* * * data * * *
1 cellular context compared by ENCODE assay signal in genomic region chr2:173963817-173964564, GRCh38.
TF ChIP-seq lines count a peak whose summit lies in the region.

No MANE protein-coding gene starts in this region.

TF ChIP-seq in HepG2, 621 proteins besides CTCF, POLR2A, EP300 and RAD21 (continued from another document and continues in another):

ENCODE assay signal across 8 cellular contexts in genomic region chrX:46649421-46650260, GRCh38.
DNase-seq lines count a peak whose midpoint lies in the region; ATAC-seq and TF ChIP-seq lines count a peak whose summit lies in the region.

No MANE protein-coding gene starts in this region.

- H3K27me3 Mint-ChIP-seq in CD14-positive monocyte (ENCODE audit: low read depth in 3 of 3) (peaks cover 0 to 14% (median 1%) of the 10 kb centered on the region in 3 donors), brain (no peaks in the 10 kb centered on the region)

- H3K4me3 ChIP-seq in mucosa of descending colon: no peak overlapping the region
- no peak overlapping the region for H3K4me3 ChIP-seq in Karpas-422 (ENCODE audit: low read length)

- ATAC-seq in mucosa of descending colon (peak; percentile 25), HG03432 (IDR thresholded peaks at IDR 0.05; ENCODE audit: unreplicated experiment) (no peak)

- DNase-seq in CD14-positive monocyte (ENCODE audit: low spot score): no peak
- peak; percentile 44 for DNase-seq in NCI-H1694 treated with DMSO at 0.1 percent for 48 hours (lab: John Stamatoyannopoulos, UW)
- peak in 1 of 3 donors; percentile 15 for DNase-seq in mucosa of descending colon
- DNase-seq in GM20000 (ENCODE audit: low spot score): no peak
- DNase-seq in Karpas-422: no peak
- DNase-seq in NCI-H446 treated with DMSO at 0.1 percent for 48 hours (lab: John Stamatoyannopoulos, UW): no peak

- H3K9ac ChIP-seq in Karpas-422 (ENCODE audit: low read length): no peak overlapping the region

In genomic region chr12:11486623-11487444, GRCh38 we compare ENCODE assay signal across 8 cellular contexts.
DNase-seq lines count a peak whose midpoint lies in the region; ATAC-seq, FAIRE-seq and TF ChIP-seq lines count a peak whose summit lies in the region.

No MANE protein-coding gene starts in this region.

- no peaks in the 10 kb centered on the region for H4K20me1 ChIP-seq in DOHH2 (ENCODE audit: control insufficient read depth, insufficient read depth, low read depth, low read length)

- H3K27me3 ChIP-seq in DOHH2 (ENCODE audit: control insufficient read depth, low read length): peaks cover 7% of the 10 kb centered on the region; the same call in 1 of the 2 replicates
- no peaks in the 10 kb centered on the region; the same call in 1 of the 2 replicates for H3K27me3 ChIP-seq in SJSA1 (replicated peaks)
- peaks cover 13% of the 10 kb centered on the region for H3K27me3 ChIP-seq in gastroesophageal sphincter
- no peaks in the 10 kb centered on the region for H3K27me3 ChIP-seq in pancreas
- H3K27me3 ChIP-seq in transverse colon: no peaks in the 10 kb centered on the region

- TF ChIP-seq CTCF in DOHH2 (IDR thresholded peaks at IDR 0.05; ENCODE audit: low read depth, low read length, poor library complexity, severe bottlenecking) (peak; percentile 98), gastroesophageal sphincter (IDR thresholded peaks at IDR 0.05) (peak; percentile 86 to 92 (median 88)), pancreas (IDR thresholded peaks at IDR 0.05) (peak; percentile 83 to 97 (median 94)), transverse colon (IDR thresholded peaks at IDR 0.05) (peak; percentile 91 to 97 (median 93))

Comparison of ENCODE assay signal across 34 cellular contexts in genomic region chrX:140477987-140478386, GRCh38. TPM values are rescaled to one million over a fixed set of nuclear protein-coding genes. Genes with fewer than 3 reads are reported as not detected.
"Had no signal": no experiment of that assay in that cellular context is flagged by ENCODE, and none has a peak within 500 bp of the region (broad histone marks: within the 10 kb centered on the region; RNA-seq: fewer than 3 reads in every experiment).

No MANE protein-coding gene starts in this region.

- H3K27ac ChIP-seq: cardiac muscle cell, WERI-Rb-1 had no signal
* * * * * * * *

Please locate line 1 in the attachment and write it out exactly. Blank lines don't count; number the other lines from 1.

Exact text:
1 cellular context compared by ENCODE assay signal in genomic region chr2:173963817-173964564, GRCh38.